Sent from my Sprint Samsung Galaxy S9.

    • Thanks Sharna, and thats really disappointing to hear that a well respected and influential group like EiM and Adrian Louw are pushing for manips and dry needling so hard despite the evidence! Looking forward to seeing you in Portland soon. Cheers Adam

  9. May I just say— just priceless piece you write here! I have only about 10yrs experience of being a physio, but I have felt same feelings you wrote about…touch and didn’t felt… and I had courage to ASK WHY I don’t feel..and every time I got the same answer..that I was a rookie and have to practise more..and ever since I haven’t believe this s**t. Last 5 years of practicing different functional therapies..where patients actually DO things that make them better..have change 360 everything I’ve been thought in university and I’m soooo happy that I have this courage to not believe this old school stuff and learn new things every day ..also from my patients. I hope some day there will be more physios like us👍Thank you!

    • Thanks Kadri, and glad to hear you have found the right path for you and your patients. Spead the word far and wide… theres a lot of misinformed people and therapists out there!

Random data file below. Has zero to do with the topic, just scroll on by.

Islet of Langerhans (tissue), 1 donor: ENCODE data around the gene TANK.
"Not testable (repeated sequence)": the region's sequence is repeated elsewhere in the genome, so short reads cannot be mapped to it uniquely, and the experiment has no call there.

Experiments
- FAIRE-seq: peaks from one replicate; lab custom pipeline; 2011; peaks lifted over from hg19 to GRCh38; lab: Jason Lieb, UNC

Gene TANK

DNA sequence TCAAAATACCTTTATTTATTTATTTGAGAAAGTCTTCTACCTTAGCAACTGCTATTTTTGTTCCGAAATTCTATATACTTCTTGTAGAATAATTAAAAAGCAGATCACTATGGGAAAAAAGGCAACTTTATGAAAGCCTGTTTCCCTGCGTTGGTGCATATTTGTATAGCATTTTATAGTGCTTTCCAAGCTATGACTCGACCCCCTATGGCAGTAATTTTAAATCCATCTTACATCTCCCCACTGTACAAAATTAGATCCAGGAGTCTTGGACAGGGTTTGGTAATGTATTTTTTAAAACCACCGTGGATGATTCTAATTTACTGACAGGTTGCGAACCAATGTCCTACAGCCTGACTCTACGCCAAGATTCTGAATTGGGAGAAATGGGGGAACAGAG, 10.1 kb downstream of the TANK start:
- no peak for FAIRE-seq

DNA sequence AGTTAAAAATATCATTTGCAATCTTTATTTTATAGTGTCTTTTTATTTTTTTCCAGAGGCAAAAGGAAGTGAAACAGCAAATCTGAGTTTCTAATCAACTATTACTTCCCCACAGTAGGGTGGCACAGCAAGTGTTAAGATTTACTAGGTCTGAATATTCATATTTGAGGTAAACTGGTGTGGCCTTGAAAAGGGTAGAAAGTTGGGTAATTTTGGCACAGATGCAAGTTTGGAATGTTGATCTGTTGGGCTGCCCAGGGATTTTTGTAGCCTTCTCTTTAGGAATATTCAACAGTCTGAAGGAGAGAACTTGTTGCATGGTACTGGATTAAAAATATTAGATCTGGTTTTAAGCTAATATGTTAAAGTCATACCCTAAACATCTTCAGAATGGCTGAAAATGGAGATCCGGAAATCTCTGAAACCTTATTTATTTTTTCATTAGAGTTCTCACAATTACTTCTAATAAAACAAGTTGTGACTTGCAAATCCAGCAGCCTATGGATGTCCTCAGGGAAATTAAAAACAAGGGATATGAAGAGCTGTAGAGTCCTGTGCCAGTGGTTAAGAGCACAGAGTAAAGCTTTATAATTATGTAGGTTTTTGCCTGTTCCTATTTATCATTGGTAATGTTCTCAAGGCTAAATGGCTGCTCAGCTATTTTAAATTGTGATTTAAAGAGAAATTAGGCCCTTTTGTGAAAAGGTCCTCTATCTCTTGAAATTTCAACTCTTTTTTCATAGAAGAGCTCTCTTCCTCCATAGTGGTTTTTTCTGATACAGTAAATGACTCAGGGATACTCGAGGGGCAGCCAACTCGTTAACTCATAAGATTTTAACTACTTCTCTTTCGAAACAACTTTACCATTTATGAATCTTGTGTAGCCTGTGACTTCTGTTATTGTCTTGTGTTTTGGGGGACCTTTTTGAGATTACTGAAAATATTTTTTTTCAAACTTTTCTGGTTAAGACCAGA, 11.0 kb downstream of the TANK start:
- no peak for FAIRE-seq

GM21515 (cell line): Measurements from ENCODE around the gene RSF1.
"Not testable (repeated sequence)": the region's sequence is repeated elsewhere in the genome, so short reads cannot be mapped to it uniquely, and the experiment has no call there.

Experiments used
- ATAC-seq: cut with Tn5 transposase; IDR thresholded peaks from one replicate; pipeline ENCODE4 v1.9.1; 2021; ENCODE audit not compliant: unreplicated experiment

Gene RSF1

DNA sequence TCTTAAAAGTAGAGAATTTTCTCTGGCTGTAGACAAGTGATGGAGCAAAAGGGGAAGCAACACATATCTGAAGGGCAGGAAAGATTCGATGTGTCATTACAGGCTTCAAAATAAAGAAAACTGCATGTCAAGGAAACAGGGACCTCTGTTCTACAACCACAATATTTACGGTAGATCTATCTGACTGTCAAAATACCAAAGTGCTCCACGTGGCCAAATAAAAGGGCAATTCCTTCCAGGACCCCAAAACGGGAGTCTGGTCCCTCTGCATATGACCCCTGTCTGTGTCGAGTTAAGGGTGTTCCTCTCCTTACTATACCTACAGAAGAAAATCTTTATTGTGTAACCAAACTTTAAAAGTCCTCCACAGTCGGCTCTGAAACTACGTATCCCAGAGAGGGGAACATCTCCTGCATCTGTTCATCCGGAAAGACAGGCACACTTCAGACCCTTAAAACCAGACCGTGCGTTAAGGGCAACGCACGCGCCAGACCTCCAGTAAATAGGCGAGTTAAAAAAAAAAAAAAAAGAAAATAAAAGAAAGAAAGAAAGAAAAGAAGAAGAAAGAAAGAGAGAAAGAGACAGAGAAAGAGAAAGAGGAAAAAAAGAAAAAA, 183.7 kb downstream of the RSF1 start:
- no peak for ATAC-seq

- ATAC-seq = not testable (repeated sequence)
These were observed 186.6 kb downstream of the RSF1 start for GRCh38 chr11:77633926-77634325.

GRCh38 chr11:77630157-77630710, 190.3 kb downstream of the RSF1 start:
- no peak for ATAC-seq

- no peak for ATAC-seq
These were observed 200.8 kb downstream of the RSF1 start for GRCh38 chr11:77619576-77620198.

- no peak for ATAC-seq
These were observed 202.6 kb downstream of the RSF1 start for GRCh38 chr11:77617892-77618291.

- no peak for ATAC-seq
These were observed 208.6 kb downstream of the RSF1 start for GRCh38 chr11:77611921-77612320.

10. Nice post Adam…I thought it was just me who struggled with what is ‘normal’ both as an undergrad and as a qualified clinician. Turns out patients are all unique individuals…how disappointing !

  11. Fun post to read! The issues you raise with palpation makes me think about the ongoing clash between proponents of the bio-psycho social model and the classic bio-mechanical model for pain. Some clinicians may base their reasoning solely on bio-mechanics while some may base their reasoning solely on the psychosocial/emotional factors of pain (throwing out all biomechanical/pathoanatomical reasoning for pain) and I feel like the truth is often somewhere between the two depending on the patient. Maybe that’s problem with palpation. Clinicians either draw way too many conclusion from it (I think that’s what you’re saying) or abandon it all together (Don’t touch their patients). On that note I do feel that it is possible with palpation to detect a muscle that is tight/hyper tonic and may be contributing to a patient’s pain when taking into account or combined with other findings such as changes in range of motion, strength, patient history etc… On the same note I do find that appreciating end feels when assessing range of motion is informative (“Is it muscle tightness/guarding/spasm limiting range of motion or is there something else?”) which I feel falls under the category of palpation.